The Fresh Loaf

News & Information for Amateur Bakers and Artisan Bread Enthusiasts

Bringing my recipe to the sourdough clinic. Loaf did not rise much

Miller's picture
Miller

Bringing my recipe to the sourdough clinic. Loaf did not rise much

At last I managed to make sourdough bread that was not too bad in texture and taste.

The only problem with it was that it didn't rise much. It was as flat as a ciabatta. I know that this must be one of the most common questions asked here and I thought I could seek some expert advice from you folks.

Here are my notes for the recipe.

The temperature during the daytime was about 23º C (73º F) and at night I guess it fell down to 16º C (61º F).

Starter: 100% rye flour
Quantities: Starter 25g
Fed with: 40g bread flour and 40ml water
Feeding time: 10 hours overnight (20:00 to 06:00)
Second feed: N/A
Feeding time: N/A

Total after feedings: 100 g

Salt: 1 tsp
Flour: 307 bread flour
Water 190 ml (excluding starter)

Process start: 06:30
The starter was very bubbly on top not so much at the sides of the container, about doubled in size and smelled sour.

Mixed ingredients and left them in a covered bowl for 30 minutes.
At 07:00 first stretch and fold inside bowl, with wet fingers and spatula.
At 08:00 second stretch and fold inside bowl, with wet fingers and spatula.
At 10:00 third stretch and fold on lightly moistened worktop with wet fingers and spatula.
At 12:30 fourth stretch and fold on lightly floured worktop with dry fingers and spatula. Shaped into a boule.
Placed in lightly floured banneton seam side up. Floured the top of the dough lightly.
Covered banneton with cling wrap and placed banneton in a plastic bag.
Placed banneton in fridge.

Next day:

At 06:50 removed the dough from the fridge. Preheated DO to 220º C.
At 07:07 scored the dough and placed it in DO. [I forgot to spray the inside of the DO with water as I meant to do]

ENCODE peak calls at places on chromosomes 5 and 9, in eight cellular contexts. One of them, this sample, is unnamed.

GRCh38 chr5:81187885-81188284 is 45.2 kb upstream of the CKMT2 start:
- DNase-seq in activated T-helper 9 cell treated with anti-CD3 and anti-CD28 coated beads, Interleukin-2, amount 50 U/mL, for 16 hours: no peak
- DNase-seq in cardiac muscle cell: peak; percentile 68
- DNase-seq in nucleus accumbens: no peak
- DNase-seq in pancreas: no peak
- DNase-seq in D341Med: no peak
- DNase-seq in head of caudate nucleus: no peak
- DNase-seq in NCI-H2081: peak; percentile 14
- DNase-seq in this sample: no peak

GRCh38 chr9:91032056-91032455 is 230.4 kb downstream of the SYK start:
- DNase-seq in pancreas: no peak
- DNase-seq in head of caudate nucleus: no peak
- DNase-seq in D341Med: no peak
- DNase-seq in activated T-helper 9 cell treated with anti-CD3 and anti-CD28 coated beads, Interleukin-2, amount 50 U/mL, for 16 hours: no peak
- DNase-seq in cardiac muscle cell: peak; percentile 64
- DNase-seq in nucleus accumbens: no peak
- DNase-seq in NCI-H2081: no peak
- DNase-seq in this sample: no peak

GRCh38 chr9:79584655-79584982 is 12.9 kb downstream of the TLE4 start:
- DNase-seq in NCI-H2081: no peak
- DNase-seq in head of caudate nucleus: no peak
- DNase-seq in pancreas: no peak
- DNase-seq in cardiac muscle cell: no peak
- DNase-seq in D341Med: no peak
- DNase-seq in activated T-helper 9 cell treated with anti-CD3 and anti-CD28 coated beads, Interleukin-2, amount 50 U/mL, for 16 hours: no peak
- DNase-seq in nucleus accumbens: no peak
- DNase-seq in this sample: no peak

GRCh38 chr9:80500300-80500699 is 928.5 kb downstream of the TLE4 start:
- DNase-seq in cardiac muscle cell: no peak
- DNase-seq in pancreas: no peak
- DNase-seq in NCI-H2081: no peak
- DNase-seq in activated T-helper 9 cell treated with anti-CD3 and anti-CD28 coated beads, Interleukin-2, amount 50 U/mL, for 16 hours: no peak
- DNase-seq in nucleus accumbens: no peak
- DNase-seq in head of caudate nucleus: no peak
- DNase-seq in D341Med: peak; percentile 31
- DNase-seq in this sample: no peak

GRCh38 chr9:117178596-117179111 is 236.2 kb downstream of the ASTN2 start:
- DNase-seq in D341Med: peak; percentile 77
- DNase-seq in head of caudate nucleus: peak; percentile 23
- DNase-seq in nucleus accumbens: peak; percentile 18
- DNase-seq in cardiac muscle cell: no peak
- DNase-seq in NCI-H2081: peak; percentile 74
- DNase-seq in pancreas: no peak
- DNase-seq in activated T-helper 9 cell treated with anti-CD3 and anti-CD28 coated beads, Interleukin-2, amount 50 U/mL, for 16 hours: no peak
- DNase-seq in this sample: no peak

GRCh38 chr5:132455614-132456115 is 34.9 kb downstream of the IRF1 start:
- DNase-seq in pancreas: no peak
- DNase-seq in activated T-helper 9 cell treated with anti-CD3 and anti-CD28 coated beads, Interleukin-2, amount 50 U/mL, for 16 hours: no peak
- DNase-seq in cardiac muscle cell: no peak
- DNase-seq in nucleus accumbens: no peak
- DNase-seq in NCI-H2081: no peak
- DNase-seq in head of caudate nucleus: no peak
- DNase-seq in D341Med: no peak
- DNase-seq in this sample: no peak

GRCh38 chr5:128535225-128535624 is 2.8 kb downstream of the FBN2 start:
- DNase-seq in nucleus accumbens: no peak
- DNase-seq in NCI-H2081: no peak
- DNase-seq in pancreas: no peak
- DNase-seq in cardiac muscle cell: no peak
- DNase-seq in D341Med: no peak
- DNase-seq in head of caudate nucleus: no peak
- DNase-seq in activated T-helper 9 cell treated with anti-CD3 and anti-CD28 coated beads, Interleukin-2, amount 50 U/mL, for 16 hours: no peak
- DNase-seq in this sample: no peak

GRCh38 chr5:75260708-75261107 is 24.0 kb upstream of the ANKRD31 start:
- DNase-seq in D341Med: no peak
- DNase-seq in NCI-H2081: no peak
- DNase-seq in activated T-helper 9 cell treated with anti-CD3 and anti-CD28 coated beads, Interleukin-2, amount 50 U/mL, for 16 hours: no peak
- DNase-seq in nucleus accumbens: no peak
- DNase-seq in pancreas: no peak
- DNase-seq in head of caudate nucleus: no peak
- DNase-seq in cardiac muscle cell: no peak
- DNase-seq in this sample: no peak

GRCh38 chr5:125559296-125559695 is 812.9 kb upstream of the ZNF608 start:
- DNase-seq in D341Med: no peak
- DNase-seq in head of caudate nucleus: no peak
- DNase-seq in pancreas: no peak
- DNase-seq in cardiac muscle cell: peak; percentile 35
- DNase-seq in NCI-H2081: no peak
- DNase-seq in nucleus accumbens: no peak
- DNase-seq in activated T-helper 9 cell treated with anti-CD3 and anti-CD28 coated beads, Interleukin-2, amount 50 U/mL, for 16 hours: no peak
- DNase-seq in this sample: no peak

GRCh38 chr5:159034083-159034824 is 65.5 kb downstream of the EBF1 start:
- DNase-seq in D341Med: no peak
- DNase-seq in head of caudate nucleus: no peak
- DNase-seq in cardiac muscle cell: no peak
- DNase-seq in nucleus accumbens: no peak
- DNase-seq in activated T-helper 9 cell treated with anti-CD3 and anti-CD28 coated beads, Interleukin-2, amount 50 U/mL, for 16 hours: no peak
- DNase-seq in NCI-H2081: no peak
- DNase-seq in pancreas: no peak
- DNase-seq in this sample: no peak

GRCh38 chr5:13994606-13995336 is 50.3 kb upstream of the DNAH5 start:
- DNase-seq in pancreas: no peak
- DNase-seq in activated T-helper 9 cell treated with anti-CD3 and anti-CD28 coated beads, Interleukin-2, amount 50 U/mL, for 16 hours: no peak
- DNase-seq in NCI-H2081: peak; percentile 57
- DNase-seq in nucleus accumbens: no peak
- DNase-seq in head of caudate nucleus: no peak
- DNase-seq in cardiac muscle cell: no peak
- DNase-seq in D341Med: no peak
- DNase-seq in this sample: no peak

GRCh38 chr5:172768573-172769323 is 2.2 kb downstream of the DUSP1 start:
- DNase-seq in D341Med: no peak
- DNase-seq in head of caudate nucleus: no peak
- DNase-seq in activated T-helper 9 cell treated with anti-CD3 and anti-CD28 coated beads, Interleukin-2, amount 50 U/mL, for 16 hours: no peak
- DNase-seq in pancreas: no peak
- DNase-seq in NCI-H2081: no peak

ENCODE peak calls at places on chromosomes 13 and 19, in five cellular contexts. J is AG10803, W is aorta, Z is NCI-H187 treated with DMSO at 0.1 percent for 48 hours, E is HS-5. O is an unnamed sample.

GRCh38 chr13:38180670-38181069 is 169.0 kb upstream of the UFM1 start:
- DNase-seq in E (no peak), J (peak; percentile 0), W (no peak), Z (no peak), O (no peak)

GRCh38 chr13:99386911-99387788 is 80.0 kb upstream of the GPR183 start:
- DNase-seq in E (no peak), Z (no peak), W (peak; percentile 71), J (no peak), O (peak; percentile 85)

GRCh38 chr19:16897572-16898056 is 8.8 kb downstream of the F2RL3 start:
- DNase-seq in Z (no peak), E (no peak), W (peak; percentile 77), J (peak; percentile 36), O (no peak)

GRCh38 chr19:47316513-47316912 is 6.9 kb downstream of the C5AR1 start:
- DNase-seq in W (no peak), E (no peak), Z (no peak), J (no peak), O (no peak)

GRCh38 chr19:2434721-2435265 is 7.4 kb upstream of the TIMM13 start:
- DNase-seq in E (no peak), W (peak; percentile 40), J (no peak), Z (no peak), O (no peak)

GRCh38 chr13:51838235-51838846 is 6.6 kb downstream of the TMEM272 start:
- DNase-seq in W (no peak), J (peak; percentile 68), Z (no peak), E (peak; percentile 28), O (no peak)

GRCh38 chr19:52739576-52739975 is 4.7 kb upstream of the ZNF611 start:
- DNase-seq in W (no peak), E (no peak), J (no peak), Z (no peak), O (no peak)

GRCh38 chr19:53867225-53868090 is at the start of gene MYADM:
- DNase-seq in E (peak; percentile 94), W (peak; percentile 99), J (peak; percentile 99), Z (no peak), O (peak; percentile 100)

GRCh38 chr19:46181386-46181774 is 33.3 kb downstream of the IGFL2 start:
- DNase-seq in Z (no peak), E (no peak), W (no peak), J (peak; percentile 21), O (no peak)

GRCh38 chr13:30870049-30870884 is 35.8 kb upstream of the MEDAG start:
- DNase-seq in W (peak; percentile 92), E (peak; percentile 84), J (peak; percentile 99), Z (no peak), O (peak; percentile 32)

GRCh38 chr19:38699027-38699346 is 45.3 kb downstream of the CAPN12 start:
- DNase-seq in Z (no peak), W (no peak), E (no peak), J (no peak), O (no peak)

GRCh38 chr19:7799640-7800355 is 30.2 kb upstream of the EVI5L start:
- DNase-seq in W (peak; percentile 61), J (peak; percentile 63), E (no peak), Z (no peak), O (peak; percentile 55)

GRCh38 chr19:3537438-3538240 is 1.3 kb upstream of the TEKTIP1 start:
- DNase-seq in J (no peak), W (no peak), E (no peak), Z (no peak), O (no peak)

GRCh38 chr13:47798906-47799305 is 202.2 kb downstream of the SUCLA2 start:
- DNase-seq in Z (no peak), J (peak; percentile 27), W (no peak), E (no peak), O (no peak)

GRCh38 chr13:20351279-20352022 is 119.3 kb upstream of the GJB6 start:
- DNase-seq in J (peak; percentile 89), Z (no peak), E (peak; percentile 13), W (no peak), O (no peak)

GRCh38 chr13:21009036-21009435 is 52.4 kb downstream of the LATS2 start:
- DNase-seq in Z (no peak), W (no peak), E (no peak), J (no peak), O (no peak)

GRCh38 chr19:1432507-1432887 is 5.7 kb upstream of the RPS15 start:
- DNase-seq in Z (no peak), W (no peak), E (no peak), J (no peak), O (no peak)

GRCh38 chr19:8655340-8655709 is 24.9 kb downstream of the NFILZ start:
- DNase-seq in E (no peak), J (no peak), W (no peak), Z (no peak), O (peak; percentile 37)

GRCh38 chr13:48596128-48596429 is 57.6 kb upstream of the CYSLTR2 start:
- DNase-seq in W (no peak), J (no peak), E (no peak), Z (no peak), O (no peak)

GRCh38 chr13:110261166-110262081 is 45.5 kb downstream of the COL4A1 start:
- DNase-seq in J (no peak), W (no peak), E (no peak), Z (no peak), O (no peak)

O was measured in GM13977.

At 07:20 reduced the temperature to 215º C.
At 07:32 removed the DO lid.
At 07:45 finished baking.
Rested loaf for 45 minutes before cutting it.

Some points to note: The proofed dough coming out of the fridge had risen very little (almost imperceptibly). It was relatively flat. When I scored it I saw that it was sticky and moist inside the cuts. I didn't really let it come to room temperature, because I was afraid its floppy state would worsen over time.

WatertownNewbie's picture
WatertownNewbie

I focused on this line: "Mixed ingredients and left them in a covered bowl for 30 minutes."

What did you do during this mixing?  In particular, did you merely make sure that all of the flour had touched water?  Or did you work the dough a little -- or a lot, which would be better -- and was it done by hand?  You need a structure to contain gas, and without that structure your starter has nothing to hold the expansion.

When I began baking sourdough, I found that my loaves were somewhat flat.  Oven spring seemed like an elusive dream.  Then I watched a couple of videos on Breadwerx and saw what Trevor J. Wilson does.  It might not seem like a lot, but he works the dough until the gluten begins to form.  When I kept working my dough until I could feel the gluten start to develop, it made all of the difference.  Oven spring appeared.  My loaves had better crumb.  Take a look at his videos.

Hope this helps.  Happy baking.

Ted

Miller's picture
Miller

I just mixed the ingredients by hand and left it alone. I thought that the long period to follow would take care of the gluten formation. Next time I'll work the ingredients a bit before the stage.

HarryR's picture
HarryR

Photos at each stage, including the baked loaf and the crumb, would be very helpful. If you can provide them next bake, we can surely assist you! 

Cheers, 

Harry 

Miller's picture
Miller

I wasn't expecting anything interesting, that's why I didn't take photos, but I will next time, no matter what the result will be.